Thermo Fisher Scientific has also introduced some significant new technology. “Our SureTect™ plat- form offers an accurate detection of pathogens across a broad range of food samples which uses our proven qPCR platform and newly launched kits,” said Deshpande. As against the conventional methods that require between 4 and 7 days, SureTect™ performs the test rapidly within 1 day. This would greatly benefit small, medium or large scale food processing companies in addition to food analysis labs as production batches can be released much earlier than the con- ventional methods, he added.

Punjabi said Sigma’s new Supel™ Tox Cartridges are silica based. Hence it does not need refrigeration for storage and the clean-up time is just 8-10 minutes. Unlike multiple steps in the “Bind & Elute” principle, these cartridges work on “Interference Removal” basis (single step). He described HPLC and GC are among the most accurate and widely used techniques for quantitative Mycotoxin analysis, but the accuracy of these analysis methods is highly dependent on the removal of unwanted sample matrix components. Traditional sample preparation/ clean-up methods use Immuno-affinity cartridges which require refrigeration for storage as well as requires typically 50-60 minutes for sample clean-up in general. But the new product is “5 times faster clean up mechanism,” he added.

Media Preparation is also seen as a very time consuming process which requires dedicated skilled labour and is a repetitive daily activity at Food Testing Labs. “We have recently introduced the Thermo Scientific Oxoid Dry-Bags™ system, which is a bag, filled with pre-irradiated & dehydrated media. With a simple addition of ultrapure water, 20 liters of media can be prepared in under 30 mins as compared to 3 to 4 hours required with the conventional method”, said Deshpande.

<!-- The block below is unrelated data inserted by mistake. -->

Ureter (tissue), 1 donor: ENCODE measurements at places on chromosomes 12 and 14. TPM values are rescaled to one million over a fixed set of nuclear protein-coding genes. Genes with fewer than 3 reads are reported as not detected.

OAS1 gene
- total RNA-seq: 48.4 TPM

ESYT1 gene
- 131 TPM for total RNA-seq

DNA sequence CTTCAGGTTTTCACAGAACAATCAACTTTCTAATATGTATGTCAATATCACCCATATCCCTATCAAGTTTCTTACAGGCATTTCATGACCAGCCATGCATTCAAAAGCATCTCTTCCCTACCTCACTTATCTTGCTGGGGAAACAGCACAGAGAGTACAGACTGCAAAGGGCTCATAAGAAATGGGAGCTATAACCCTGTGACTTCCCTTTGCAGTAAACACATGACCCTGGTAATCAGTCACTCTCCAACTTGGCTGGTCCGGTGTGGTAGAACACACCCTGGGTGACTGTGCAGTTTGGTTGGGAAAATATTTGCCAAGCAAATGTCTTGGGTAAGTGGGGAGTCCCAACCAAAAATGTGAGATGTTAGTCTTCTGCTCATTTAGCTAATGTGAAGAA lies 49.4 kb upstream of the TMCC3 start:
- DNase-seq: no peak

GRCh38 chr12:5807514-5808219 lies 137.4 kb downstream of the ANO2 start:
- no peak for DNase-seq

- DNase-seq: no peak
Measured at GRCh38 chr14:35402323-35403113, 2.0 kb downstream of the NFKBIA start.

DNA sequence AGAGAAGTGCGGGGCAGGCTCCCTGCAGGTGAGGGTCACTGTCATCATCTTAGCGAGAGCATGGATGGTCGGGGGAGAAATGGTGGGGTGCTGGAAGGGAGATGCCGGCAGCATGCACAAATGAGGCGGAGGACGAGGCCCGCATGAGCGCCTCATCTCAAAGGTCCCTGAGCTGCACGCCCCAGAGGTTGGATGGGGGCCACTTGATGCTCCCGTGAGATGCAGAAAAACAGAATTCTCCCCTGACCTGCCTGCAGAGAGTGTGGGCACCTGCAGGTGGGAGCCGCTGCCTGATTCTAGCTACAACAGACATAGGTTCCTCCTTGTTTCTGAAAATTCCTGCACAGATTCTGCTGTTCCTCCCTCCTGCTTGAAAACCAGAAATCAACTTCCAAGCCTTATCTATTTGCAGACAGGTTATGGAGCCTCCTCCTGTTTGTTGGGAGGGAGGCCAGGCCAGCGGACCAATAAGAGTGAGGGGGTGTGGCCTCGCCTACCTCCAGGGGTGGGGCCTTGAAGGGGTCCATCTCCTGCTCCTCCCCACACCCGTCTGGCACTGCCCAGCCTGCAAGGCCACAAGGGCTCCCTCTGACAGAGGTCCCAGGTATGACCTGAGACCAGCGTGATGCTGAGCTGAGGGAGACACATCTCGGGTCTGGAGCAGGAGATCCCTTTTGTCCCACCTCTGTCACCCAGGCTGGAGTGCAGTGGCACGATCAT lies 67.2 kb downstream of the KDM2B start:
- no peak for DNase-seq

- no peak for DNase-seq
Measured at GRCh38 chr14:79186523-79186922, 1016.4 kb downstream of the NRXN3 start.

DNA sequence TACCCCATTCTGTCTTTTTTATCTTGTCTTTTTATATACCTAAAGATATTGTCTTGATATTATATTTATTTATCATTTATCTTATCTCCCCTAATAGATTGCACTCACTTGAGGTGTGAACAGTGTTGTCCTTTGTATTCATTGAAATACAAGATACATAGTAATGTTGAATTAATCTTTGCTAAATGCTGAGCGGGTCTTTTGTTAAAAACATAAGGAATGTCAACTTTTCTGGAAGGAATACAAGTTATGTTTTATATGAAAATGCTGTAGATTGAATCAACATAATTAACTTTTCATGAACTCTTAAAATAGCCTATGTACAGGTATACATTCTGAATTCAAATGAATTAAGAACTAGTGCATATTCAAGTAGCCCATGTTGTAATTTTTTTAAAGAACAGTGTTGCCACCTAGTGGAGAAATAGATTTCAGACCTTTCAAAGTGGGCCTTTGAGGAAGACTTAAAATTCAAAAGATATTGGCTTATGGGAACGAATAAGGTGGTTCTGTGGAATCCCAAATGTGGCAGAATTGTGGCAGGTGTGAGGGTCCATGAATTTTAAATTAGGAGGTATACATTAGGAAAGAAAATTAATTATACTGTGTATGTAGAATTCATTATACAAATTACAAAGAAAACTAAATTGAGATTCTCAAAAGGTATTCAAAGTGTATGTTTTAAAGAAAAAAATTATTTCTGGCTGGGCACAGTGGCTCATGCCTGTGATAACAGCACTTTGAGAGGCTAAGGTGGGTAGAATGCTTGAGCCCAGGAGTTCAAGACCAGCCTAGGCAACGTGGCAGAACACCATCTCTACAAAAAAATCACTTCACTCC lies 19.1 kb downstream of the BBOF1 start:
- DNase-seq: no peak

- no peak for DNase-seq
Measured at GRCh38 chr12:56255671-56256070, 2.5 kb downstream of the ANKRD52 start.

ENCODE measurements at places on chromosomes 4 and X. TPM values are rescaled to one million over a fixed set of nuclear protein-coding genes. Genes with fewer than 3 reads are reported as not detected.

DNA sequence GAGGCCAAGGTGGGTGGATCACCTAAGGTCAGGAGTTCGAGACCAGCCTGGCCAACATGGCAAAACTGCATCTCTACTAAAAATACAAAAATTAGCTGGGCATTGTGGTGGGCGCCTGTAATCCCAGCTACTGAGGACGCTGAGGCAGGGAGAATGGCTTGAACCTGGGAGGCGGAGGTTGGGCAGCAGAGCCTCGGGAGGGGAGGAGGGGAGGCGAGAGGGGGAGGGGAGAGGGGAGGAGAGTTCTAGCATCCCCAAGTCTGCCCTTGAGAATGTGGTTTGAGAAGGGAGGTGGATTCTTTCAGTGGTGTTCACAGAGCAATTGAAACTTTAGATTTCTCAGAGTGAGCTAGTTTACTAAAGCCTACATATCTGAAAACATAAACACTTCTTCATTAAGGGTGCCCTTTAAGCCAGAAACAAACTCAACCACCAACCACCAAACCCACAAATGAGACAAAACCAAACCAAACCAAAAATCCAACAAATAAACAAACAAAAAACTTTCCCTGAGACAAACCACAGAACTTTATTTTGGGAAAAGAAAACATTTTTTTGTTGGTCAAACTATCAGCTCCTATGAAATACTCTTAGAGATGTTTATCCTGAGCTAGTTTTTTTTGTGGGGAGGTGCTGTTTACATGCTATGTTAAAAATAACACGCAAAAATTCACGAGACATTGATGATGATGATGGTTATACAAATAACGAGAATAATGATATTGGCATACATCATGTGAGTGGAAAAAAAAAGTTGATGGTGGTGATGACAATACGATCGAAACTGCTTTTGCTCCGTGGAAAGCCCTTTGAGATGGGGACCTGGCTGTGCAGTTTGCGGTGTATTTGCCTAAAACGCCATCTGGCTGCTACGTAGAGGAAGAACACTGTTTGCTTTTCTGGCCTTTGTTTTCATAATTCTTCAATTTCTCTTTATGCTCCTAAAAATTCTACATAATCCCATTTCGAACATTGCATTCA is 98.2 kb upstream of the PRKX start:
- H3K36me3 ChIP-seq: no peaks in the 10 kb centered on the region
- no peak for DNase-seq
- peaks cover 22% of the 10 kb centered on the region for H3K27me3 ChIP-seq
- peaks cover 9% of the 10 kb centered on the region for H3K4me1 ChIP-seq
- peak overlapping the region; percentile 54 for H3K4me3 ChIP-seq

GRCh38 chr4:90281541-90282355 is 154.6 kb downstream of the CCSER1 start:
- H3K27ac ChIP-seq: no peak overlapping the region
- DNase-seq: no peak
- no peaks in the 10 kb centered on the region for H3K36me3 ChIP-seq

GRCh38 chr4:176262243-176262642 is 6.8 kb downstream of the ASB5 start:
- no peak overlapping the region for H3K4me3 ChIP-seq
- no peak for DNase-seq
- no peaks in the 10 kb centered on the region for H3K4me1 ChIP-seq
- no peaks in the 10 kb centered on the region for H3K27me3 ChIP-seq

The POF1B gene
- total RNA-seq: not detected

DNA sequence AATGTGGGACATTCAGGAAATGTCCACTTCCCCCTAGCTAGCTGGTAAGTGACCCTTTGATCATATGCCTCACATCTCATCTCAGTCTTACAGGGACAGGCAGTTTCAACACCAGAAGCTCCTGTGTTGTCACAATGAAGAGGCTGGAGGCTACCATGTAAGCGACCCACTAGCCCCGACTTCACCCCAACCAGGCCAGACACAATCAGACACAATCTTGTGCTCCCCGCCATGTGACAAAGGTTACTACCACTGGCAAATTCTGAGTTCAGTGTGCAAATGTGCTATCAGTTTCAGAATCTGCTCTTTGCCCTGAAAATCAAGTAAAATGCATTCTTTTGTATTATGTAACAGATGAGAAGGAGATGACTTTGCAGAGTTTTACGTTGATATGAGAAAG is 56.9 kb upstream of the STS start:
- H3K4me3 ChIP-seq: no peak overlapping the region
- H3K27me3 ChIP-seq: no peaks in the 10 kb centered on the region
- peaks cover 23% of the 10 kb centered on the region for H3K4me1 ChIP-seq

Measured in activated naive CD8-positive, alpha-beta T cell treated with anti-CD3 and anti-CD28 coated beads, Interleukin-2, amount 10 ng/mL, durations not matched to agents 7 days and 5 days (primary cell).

Dharma said, “Government of India is extending support to FTL in the form of empowerment; recognition for certification, partnering them in policy making discussions. Industry expects procedures and licencing should be similar to what government testing labs are permitted.” 

The Ministry of Food Processing Industries (MoFPI) is encouraging quality control in the food sector and plans to set up many labs across India. MoFPI has also launched ‘Scheme for Quality Assurance’ and Codex Standards Research and Development. Entrepreneurs and investors avail this scheme which provides grant-in- aid to set up food testing labs across India, upgrade the quality control mechanism and implement Hazard Analysis and Critical Control Points (HACCP), International Organisation for Standards (ISO) 22000 and 14000, good hygiene practices (GHP), good manufacturing practices (GMP) and Total Quality Management (TQM) systems in food processing units.

After the equipment comes the issue of availability of qualified human resources. To address the growing needs of the food testing and analytics industry, resources like trained and qualified manpower will have to be developed for the proposed labs. 

“Third and the most important part is expertise that is required to carry out the testing. Currently there is lack of expertise in these testing labs, specifically with respect to sample pre-treatment and interpretation of data,” said Dr Kelkar. He suggested that it was very important that these laboratories have collaborations on large scale with instrument manufacturers and also within themselves, so as to exchange the knowledge and reduce the method development process. There may be need for setting up training centre by the government which will conduct periodic workshops and training programmes to update the knowledge of chemists, said Dr Kelkar.